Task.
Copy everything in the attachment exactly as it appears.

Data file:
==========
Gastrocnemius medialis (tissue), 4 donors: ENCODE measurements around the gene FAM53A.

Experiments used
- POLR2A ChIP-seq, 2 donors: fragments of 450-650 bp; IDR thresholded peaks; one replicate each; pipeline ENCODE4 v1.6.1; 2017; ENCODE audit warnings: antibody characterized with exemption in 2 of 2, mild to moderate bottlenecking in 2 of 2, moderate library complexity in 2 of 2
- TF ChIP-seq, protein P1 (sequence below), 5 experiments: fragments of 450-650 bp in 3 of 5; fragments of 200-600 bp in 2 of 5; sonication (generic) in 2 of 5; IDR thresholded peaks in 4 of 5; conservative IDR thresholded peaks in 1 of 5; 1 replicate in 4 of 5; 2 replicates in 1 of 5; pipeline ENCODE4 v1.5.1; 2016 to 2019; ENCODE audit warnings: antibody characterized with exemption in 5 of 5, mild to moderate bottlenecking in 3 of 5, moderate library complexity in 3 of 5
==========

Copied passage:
Gastrocnemius medialis (tissue), 4 donors: ENCODE measurements around the gene FAM53A.

Experiments used
- POLR2A ChIP-seq, 2 donors: fragments of 450-650 bp; IDR thresholded peaks; one replicate each; pipeline ENCODE4 v1.6.1; 2017; ENCODE audit warnings: antibody characterized with exemption in 2 of 2, mild to moderate bottlenecking in 2 of 2, moderate library complexity in 2 of 2
- TF ChIP-seq, protein P1 (sequence below), 5 experiments: fragments of 450-650 bp in 3 of 5; fragments of 200-600 bp in 2 of 5; sonication (generic) in 2 of 5; IDR thresholded peaks in 4 of 5; conservative IDR thresholded peaks in 1 of 5; 1 replicate in 4 of 5; 2 replicates in 1 of 5; pipeline ENCODE4 v1.5.1; 2016 to 2019; ENCODE audit warnings: antibody characterized with exemption in 5 of 5, mild to moderate bottlenecking in 3 of 5, moderate library complexity in 3 of 5